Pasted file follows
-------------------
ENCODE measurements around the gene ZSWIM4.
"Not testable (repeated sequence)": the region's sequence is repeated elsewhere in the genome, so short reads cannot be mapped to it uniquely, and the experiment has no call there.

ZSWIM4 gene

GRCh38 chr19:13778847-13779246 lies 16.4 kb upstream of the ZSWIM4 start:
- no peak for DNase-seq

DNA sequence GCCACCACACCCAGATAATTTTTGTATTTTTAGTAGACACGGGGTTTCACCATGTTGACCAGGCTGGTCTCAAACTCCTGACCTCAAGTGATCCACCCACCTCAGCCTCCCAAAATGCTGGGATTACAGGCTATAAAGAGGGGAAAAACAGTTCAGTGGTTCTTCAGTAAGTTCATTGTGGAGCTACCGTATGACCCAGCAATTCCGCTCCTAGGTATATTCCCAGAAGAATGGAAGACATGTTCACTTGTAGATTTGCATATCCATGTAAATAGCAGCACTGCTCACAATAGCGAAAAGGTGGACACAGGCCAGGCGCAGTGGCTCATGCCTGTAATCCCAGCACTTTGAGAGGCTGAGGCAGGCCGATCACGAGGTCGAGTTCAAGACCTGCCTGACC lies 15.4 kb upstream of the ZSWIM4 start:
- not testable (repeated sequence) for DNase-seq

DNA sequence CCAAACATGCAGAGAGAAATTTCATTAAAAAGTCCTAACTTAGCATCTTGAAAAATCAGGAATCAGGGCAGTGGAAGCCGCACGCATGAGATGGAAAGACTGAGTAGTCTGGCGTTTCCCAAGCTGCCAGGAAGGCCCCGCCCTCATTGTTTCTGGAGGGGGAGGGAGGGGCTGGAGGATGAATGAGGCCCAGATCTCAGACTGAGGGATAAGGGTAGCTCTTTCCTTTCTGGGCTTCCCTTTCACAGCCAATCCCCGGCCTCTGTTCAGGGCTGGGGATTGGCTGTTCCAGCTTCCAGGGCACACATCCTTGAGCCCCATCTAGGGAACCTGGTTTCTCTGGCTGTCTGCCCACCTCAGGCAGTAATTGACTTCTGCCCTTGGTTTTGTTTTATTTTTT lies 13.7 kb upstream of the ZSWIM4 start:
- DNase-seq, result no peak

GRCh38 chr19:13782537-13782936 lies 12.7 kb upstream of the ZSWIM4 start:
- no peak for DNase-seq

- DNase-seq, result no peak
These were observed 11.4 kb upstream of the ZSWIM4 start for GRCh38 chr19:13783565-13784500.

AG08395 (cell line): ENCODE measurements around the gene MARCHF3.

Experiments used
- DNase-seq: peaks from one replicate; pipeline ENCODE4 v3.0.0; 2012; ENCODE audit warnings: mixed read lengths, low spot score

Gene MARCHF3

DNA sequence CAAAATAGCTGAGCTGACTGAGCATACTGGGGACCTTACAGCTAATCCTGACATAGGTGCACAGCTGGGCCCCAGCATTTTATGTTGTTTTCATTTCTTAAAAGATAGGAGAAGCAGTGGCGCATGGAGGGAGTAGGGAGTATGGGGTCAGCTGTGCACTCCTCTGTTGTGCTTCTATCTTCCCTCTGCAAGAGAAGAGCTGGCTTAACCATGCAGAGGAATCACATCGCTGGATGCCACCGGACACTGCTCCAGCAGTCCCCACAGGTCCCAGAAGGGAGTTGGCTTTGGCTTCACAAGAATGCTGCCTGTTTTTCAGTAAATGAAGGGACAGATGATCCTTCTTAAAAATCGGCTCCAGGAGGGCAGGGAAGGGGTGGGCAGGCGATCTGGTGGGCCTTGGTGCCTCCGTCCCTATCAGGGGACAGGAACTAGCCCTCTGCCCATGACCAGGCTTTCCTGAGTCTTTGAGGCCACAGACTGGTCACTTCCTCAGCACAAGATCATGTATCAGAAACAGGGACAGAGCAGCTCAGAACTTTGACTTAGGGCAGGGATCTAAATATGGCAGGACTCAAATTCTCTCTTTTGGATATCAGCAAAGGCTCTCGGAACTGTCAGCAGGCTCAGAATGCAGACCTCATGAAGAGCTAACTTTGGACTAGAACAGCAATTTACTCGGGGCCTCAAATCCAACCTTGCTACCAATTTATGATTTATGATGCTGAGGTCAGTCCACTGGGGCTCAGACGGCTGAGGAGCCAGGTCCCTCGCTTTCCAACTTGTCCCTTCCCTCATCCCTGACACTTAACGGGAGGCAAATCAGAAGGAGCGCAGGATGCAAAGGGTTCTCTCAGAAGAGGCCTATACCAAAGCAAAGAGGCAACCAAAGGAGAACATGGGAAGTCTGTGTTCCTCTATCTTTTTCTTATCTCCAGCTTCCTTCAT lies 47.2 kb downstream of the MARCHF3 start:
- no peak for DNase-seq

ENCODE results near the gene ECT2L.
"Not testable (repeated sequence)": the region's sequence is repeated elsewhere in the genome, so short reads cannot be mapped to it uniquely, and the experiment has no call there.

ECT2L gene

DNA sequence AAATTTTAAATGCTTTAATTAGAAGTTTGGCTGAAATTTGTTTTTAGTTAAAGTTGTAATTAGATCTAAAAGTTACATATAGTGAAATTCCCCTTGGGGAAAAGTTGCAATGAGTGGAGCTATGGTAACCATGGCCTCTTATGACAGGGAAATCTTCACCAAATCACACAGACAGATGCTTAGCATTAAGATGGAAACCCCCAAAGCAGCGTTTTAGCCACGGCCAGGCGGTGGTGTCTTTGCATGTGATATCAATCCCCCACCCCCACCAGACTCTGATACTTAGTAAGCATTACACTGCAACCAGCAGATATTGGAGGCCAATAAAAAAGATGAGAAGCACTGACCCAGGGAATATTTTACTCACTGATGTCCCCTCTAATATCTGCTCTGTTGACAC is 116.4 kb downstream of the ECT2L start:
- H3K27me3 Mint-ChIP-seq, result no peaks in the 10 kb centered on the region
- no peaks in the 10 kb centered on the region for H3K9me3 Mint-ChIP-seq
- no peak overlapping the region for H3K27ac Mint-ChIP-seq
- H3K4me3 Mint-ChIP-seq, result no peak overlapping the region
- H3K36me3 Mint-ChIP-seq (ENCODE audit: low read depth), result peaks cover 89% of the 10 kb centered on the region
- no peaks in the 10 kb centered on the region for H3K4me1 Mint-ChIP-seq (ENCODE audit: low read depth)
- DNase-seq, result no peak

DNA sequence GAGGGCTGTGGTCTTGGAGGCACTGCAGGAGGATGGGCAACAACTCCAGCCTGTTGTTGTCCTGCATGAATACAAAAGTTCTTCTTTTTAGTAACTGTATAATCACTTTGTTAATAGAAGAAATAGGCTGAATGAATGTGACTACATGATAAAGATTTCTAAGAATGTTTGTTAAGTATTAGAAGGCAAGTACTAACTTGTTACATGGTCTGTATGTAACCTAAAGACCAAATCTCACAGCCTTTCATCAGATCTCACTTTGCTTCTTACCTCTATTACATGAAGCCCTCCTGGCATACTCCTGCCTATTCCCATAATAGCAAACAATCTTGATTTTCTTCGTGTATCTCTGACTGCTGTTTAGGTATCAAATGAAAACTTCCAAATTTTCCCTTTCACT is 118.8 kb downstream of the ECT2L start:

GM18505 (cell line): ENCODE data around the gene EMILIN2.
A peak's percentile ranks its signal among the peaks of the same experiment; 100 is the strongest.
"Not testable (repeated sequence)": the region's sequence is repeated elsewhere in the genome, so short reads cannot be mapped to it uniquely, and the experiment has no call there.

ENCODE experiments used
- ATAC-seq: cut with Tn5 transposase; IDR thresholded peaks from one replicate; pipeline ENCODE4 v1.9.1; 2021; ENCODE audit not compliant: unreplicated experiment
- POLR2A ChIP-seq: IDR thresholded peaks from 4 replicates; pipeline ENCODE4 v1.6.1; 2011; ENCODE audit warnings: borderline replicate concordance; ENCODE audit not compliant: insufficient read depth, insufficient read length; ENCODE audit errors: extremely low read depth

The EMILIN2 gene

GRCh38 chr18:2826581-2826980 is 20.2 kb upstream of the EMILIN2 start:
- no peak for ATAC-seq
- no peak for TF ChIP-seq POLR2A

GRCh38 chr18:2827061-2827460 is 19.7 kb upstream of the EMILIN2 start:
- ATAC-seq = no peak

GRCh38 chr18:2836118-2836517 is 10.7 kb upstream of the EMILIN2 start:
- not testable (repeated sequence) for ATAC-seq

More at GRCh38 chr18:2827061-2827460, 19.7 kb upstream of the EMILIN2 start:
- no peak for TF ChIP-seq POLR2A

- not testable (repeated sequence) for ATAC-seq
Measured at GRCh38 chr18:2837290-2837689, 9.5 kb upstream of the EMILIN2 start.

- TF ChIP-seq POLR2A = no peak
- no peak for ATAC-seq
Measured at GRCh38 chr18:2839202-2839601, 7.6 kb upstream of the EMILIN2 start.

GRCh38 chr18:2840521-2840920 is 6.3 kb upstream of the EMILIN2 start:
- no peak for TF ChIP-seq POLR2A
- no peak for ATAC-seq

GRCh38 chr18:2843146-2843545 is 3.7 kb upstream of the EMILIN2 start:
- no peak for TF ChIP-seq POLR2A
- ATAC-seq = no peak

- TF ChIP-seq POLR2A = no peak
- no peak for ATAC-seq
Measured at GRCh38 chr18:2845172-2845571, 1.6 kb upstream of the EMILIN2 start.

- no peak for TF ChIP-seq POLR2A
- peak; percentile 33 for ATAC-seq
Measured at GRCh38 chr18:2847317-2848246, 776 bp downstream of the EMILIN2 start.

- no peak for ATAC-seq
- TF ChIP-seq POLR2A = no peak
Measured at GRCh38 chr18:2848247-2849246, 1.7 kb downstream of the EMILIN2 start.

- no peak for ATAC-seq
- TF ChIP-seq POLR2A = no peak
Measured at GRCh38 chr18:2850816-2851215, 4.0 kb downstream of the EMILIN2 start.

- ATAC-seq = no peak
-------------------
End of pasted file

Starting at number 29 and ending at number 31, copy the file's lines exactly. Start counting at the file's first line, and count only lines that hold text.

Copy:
- no peaks in the 10 kb centered on the region for H3K4me1 Mint-ChIP-seq (ENCODE audit: low read depth)
- DNase-seq, result no peak

DNA sequence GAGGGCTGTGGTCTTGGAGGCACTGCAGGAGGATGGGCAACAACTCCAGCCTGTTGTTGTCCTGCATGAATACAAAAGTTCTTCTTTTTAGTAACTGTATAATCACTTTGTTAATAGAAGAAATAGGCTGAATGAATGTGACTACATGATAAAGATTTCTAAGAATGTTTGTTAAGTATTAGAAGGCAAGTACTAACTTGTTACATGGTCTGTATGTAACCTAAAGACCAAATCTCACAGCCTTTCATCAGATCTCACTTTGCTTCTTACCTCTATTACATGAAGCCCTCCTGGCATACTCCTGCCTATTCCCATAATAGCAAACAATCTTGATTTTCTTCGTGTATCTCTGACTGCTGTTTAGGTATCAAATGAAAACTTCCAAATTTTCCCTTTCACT is 118.8 kb downstream of the ECT2L start: